SAN DIEGO — Revision biceps tenodesis after previous failed tenodesis or tenotomy yielded high patient satisfaction and significant improvement in functional outcomes, according to results presented here.
“Revision to subpectoral biceps tenodesis is a reasonable option for failure of a suprapectoral tenotomy or any type of tenodesis,” David Savin, MD, said in his presentation at the American Orthopaedic Society for Sports Medicine Annual Meeting. “Patients should be counseled on possible high complication rates with persistent pain being the most common complaint.”
Among 50 patients who underwent subpectoral biceps tenodesis for a failed tenotomy, Savin and colleagues found 36 patients that had 2-year follow-up data with a mean follow-up of 5 years.
“When comparing preoperative to postoperative scores, we had significant improvements in VAS, simple shoulder test, functional scores, [American Shoulder and Elbow Surgeons] ASES scores and forward flexion,” Savin said. “There were no significant improvements in the [single assessment numerical evaluation] SANE score, strength, abduction or external rotation, although some of these did approach clinical significance.”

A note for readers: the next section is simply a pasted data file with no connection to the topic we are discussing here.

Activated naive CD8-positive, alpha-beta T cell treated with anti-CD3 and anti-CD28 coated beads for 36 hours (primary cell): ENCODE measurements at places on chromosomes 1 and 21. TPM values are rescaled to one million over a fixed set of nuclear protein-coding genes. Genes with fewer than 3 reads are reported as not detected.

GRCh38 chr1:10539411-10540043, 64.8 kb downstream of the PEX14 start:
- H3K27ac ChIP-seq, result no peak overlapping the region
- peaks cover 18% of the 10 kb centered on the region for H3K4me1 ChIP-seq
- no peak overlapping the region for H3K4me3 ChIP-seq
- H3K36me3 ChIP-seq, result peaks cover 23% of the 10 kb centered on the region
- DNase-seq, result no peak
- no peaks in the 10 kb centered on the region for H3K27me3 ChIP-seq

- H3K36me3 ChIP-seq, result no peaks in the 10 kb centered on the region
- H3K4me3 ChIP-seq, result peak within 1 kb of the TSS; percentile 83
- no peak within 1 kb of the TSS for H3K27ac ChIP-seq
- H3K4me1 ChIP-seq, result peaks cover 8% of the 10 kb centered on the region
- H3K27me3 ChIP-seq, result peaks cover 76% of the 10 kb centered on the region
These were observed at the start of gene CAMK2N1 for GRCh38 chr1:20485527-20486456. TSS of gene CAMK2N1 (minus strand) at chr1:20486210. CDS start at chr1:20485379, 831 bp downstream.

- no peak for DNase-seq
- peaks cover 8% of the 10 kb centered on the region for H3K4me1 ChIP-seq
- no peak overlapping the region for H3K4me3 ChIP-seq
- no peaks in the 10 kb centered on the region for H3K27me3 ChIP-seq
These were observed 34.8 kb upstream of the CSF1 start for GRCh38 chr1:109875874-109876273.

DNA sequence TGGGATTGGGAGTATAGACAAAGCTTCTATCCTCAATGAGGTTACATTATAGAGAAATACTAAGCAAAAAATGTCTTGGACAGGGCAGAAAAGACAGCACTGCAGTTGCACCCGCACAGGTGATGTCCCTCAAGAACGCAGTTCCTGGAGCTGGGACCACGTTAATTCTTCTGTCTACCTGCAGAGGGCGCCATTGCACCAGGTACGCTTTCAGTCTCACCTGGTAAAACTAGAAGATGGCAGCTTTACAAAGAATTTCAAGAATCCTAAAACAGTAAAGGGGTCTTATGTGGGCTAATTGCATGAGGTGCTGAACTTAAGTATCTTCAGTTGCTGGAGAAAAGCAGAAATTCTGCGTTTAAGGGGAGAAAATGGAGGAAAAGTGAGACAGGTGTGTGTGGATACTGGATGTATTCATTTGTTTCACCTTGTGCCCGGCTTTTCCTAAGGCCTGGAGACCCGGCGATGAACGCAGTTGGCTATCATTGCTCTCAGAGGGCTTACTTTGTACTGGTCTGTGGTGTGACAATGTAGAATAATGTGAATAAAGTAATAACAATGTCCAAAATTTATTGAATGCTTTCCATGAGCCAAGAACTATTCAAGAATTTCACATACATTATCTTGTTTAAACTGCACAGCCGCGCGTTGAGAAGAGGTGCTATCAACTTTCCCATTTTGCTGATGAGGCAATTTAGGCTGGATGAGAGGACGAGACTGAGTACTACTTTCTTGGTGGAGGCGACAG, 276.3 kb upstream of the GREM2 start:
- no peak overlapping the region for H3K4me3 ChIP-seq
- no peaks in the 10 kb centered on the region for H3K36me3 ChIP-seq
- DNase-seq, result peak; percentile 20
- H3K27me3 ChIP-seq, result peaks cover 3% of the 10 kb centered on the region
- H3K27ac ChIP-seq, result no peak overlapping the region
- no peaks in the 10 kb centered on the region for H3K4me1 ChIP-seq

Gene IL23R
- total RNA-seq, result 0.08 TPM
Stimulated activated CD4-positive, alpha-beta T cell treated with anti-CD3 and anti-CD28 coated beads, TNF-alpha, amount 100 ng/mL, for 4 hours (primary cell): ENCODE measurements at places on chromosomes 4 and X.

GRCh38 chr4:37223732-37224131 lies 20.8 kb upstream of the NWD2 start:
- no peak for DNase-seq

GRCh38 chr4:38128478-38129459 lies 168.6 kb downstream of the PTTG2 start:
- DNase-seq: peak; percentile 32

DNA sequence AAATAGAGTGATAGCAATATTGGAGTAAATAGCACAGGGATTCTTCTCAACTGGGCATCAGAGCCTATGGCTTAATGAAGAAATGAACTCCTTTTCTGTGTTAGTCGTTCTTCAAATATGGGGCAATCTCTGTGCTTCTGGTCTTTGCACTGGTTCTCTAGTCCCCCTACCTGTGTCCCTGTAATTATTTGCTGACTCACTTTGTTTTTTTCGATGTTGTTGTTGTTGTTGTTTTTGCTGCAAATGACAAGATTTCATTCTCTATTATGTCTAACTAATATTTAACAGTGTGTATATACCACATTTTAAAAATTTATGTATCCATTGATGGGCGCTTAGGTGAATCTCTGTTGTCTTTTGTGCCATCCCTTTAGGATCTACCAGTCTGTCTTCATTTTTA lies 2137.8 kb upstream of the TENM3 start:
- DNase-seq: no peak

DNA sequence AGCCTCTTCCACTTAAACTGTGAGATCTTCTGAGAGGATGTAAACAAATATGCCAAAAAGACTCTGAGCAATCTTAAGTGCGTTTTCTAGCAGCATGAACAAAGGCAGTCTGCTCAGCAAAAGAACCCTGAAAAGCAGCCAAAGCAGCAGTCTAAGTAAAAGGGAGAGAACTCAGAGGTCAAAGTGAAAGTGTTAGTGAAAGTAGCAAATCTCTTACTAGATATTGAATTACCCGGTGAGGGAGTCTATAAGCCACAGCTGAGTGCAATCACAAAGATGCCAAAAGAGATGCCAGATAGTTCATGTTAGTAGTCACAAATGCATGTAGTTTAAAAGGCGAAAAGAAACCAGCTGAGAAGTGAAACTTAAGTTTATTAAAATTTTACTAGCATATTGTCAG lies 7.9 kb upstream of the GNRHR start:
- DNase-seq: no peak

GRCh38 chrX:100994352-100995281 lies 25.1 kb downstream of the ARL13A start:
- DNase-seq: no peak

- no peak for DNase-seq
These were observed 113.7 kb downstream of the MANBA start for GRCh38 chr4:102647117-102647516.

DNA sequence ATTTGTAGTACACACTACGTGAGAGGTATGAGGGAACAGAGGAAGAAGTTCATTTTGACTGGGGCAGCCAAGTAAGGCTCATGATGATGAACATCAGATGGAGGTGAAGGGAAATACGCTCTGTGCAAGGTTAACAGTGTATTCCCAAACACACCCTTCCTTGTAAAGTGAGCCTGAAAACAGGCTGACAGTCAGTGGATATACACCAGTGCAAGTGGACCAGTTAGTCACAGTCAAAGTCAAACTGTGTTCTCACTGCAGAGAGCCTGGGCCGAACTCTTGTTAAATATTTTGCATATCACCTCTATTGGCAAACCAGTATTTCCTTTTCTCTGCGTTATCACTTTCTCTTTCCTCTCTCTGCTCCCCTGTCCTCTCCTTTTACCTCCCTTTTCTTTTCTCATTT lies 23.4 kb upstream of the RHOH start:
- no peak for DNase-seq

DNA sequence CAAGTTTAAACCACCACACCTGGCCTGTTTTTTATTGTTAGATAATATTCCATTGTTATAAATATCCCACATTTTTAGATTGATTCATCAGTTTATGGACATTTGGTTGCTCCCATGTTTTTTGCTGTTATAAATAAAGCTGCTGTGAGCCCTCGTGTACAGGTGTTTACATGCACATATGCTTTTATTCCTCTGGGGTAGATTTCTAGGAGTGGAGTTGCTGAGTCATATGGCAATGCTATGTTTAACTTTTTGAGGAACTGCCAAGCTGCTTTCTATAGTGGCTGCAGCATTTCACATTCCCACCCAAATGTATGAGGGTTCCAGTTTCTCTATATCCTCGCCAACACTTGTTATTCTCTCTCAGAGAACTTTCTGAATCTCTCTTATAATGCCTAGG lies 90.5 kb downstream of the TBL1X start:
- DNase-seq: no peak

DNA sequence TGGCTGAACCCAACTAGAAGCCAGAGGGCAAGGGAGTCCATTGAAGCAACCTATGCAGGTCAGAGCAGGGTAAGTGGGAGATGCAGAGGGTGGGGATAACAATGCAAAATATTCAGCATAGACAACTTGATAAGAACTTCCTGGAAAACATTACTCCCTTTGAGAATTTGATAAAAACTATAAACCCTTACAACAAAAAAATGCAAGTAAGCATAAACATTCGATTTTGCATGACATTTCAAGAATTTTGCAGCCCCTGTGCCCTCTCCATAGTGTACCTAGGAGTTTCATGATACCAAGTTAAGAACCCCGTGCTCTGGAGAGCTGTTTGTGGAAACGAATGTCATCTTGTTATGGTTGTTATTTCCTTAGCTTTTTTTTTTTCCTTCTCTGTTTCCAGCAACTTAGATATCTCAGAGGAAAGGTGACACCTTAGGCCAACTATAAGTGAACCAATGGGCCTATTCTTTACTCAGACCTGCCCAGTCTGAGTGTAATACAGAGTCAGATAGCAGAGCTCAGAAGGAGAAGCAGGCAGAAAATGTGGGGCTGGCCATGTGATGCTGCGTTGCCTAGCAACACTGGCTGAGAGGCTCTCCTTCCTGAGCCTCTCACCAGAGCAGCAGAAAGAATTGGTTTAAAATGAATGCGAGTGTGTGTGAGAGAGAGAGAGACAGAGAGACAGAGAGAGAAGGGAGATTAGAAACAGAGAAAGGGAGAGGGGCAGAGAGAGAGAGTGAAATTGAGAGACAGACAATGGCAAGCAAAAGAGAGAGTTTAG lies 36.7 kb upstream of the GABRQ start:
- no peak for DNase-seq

Although 12 patients experienced postoperative complications, with two patients requiring reoperation, Savin noted 31 of 36 patients said they would undergo the surgery again. Patients had a satisfaction rate of 86%, he added.
Workers’ compensation patients and patients with concomitant rotator cuff repair had more complication rates, according to Savin, while women had a higher complication rate.
“Workmans’ compensation patients were more likely to be dissatisfied and, except for functional scores, there was no significant difference between outcome scores between workmans’ compensation and private insurance,” Savin said.
Pain was the primary mode of failure for suprapectoral biceps tenodesis, according to Savin, and re-rupture was the mode of failure for subpectoral tenodesis.
“Also look at lag time from index surgery to revision, the suprapectoral biceps tenodesis had a significantly longer lag time to surgery with over half of our patients for subpectoral biceps tenodesis having surgery within 4 months,” Savin said. – by Casey Tingle
Savin D, et al. Abstract 151. Presented at: American Orthopaedic Society for Sports Medicine Annual Meeting; July 5-8, 2018; San Diego.
Disclosure: Savin reports he receives other financial or material support from DJ Orthopaedics.